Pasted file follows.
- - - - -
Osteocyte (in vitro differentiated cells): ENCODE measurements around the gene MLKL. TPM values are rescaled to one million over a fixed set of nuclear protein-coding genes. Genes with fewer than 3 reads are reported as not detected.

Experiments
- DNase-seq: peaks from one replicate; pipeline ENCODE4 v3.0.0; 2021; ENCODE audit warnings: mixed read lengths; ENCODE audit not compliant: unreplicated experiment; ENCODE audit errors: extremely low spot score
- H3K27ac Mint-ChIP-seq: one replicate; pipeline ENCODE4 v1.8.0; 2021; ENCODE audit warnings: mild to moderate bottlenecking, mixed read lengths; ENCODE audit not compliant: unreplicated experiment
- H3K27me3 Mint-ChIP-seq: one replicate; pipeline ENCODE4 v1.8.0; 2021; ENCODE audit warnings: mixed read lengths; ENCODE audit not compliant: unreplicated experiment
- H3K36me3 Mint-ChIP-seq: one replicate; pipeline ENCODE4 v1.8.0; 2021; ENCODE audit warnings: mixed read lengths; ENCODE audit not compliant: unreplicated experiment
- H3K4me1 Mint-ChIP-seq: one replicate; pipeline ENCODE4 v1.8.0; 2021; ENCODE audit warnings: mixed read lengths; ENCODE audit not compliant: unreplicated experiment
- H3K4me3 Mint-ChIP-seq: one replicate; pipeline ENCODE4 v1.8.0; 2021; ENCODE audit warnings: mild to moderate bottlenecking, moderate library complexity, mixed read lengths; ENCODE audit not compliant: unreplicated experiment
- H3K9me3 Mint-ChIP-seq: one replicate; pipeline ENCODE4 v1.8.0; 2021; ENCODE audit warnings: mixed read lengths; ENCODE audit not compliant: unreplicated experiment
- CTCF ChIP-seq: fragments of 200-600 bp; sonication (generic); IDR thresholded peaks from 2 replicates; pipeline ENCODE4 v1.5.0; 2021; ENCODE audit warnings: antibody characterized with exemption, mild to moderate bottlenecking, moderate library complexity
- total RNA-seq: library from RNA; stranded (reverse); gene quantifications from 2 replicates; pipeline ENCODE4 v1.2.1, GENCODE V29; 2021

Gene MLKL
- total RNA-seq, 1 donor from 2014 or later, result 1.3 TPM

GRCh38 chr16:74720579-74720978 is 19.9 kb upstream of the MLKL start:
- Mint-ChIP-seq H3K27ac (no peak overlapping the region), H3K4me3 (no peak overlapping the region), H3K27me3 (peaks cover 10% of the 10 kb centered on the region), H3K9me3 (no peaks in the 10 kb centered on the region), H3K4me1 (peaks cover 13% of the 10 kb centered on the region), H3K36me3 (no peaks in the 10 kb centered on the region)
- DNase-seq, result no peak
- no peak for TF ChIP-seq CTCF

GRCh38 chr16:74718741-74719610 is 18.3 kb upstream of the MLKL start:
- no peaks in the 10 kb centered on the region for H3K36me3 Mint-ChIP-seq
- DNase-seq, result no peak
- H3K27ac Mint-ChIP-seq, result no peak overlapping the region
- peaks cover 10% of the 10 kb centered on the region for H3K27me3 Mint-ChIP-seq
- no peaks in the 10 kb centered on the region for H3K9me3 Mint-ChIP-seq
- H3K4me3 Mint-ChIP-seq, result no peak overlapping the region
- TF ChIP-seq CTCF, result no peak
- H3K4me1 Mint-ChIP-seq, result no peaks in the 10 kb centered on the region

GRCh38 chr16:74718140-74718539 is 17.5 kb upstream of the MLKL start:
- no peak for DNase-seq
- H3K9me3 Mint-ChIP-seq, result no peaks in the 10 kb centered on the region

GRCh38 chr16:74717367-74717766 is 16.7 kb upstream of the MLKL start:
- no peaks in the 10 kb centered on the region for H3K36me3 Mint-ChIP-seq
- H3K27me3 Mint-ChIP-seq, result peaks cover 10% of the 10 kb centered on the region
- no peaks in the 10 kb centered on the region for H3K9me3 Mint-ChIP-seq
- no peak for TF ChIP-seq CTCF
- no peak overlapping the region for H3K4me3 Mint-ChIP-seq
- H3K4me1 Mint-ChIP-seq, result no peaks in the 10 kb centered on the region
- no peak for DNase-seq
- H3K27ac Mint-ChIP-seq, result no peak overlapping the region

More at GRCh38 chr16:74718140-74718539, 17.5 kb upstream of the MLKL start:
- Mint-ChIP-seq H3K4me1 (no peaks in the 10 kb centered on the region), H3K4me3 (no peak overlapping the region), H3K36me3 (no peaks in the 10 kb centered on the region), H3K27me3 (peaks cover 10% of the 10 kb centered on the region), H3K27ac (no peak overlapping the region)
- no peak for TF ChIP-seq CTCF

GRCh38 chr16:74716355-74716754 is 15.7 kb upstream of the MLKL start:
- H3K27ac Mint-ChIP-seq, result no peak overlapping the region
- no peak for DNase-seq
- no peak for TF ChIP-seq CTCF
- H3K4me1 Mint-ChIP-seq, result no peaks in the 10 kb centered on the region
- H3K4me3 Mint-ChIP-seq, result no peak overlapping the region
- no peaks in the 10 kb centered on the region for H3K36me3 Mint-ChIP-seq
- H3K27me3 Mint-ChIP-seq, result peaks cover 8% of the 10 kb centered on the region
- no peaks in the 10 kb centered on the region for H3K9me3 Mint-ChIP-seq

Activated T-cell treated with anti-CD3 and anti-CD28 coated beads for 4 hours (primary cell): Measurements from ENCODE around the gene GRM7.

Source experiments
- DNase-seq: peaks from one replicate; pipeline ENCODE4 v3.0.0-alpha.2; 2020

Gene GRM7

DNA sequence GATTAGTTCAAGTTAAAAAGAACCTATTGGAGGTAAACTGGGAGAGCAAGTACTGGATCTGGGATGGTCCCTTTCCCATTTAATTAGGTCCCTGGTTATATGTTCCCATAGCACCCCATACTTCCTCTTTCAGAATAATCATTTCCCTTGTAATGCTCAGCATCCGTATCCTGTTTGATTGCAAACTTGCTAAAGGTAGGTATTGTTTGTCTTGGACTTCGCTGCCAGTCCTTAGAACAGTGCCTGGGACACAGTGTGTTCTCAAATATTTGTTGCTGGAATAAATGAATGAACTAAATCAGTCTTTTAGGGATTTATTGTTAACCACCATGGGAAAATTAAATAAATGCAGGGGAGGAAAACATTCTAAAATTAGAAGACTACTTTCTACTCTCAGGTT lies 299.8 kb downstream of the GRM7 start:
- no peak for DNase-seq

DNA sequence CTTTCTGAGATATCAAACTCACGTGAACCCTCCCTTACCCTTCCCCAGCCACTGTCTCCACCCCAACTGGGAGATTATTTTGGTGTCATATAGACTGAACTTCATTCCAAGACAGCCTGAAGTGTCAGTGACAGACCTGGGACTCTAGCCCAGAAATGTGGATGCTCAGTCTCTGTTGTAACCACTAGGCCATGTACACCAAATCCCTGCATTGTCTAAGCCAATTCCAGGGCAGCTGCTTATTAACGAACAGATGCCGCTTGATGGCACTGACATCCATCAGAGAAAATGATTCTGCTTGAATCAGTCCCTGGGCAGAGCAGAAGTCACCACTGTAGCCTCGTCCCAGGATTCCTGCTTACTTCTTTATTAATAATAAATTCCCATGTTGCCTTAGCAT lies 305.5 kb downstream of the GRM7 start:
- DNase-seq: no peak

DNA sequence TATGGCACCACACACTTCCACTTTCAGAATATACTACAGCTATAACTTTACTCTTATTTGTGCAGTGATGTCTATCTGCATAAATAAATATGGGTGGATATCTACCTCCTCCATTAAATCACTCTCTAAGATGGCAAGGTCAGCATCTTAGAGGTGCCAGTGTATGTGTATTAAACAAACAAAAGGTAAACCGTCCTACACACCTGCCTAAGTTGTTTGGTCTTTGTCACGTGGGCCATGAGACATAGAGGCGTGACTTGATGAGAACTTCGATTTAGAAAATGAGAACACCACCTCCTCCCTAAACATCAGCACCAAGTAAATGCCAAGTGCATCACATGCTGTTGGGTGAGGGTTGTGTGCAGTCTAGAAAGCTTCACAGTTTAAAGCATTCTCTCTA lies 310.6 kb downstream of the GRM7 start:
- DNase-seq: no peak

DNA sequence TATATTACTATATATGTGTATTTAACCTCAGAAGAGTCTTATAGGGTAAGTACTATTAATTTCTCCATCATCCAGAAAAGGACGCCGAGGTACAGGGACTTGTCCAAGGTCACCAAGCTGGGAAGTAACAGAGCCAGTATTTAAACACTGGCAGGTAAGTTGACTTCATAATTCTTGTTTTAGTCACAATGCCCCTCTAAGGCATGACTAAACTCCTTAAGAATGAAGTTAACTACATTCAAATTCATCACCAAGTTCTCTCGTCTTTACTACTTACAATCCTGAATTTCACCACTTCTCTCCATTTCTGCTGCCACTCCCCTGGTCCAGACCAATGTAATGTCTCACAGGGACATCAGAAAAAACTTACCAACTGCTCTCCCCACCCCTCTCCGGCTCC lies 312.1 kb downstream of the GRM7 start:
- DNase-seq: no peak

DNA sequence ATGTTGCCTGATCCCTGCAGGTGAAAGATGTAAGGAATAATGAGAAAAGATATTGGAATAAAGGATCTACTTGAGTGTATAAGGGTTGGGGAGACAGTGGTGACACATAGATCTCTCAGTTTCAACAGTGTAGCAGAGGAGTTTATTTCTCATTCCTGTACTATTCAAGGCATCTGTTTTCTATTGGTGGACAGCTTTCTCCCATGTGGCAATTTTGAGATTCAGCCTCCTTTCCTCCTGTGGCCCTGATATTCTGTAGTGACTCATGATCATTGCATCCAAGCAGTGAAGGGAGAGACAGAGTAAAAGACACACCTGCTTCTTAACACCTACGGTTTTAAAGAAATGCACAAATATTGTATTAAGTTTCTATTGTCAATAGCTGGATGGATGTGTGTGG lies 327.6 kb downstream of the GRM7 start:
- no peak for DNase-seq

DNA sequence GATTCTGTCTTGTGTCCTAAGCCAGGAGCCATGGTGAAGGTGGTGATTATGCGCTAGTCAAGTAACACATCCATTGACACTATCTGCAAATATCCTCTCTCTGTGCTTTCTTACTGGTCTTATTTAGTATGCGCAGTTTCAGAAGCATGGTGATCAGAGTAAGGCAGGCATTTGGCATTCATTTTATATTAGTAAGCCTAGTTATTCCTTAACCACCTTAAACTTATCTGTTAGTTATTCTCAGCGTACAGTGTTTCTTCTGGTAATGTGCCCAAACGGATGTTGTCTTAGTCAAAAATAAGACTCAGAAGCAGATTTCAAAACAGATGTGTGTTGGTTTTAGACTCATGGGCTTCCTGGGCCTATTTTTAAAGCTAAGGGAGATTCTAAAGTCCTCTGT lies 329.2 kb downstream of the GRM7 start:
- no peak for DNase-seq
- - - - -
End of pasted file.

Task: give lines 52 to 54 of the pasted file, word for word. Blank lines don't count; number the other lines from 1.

Source experiments
- DNase-seq: peaks from one replicate; pipeline ENCODE4 v3.0.0-alpha.2; 2020

Gene GRM7